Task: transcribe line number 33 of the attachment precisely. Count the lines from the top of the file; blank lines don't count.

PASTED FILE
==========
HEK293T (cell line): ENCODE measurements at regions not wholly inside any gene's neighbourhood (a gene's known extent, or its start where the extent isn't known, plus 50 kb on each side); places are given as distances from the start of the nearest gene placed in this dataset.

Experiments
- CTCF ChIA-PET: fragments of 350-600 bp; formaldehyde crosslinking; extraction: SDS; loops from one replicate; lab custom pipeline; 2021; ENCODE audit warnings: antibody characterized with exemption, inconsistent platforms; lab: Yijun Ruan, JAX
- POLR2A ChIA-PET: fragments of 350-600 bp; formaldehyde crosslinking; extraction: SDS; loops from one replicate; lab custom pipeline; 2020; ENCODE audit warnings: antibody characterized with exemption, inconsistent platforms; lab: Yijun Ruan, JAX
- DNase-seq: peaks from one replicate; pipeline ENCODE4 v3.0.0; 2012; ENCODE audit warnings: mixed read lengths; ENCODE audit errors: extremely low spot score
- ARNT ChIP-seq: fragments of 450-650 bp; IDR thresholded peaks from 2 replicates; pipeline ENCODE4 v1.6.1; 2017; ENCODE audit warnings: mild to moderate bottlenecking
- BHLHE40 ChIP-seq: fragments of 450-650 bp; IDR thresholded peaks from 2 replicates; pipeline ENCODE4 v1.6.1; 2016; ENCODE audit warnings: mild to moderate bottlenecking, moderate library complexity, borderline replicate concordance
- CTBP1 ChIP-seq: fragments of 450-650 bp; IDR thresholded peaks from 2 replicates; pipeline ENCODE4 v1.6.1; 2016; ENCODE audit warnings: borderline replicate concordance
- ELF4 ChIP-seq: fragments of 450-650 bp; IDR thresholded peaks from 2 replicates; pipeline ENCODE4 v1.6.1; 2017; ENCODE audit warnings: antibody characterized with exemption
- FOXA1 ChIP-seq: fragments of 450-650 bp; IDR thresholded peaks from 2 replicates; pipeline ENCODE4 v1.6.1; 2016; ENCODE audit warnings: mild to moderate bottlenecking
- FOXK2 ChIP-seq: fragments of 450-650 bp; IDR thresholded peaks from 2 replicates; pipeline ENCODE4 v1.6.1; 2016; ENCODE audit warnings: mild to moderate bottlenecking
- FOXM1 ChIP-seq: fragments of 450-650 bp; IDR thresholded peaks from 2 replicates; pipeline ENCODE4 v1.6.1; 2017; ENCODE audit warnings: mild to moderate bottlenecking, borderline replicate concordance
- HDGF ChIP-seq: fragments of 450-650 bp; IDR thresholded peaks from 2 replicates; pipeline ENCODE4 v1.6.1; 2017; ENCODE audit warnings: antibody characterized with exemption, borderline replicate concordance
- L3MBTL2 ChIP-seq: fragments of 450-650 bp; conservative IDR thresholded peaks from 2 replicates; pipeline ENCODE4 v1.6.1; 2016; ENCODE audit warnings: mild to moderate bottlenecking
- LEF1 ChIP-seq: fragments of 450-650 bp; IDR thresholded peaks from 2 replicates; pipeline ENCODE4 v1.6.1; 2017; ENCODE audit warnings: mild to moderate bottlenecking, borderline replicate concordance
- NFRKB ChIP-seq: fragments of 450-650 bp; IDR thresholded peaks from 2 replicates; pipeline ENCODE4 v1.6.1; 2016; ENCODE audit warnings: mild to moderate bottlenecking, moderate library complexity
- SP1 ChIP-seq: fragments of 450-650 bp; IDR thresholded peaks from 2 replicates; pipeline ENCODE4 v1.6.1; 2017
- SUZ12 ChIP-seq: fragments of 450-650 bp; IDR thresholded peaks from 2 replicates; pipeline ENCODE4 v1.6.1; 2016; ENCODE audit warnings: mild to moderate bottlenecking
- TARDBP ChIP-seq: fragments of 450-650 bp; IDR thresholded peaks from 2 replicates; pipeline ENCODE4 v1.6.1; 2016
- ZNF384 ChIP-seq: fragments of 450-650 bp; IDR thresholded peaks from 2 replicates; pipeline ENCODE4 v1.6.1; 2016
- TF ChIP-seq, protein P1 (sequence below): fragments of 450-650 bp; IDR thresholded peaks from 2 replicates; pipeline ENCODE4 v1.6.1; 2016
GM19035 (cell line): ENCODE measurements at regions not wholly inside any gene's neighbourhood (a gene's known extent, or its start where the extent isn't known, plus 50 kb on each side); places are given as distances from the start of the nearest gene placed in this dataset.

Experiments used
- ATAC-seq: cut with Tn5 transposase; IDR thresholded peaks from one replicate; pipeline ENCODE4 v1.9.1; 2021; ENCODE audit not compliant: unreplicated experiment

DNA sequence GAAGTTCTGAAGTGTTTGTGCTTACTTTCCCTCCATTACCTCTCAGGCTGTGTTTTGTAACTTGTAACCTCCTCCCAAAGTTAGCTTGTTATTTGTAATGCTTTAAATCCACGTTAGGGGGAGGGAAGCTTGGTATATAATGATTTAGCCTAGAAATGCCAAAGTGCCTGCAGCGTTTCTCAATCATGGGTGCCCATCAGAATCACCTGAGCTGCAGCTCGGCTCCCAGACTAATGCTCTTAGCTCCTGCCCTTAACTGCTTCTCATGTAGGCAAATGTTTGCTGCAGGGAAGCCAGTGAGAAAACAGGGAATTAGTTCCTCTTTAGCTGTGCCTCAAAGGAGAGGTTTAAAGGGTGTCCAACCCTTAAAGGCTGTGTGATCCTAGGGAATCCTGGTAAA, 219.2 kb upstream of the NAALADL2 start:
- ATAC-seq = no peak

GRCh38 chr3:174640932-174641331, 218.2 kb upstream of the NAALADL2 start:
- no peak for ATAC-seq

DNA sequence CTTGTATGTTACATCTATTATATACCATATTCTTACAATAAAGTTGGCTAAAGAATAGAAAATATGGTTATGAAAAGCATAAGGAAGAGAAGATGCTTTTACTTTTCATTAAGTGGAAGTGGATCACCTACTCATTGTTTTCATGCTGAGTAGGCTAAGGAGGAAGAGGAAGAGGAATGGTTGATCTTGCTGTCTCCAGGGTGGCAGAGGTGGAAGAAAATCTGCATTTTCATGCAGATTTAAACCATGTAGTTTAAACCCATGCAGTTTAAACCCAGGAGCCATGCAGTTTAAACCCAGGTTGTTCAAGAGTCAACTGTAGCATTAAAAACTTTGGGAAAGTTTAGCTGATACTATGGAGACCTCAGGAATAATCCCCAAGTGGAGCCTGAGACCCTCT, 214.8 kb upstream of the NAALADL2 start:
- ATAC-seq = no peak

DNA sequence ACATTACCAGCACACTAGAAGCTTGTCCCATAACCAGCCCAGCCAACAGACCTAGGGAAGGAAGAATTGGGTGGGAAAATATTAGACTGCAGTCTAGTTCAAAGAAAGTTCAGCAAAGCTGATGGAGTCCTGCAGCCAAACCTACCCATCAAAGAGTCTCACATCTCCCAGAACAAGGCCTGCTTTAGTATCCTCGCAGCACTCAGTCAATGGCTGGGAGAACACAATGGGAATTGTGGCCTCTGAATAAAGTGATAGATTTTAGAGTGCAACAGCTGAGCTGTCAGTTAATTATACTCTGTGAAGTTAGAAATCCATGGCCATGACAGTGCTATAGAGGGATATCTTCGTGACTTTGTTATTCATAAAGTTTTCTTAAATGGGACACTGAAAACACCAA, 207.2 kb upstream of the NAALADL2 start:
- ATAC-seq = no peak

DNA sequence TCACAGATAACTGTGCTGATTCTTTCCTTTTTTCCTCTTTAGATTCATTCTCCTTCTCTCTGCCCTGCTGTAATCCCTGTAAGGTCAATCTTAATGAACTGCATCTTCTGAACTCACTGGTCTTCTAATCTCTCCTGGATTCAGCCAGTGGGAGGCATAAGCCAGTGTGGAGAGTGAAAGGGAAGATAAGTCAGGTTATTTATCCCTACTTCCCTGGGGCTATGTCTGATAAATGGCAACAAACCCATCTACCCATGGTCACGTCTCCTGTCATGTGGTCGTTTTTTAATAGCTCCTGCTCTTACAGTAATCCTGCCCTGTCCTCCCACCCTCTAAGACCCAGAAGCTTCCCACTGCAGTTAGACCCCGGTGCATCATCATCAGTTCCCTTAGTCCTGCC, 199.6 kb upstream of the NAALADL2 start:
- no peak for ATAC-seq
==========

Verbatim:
DNA sequence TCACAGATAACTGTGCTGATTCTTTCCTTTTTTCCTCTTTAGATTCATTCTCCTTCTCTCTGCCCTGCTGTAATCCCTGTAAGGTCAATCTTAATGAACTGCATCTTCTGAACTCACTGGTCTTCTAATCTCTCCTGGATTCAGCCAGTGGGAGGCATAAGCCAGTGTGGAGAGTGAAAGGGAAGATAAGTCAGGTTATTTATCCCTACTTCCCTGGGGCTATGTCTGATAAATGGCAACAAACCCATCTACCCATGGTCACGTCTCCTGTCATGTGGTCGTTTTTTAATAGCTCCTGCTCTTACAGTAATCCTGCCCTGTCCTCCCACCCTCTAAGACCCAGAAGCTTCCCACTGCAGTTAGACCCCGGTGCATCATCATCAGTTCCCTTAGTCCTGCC, 199.6 kb upstream of the NAALADL2 start: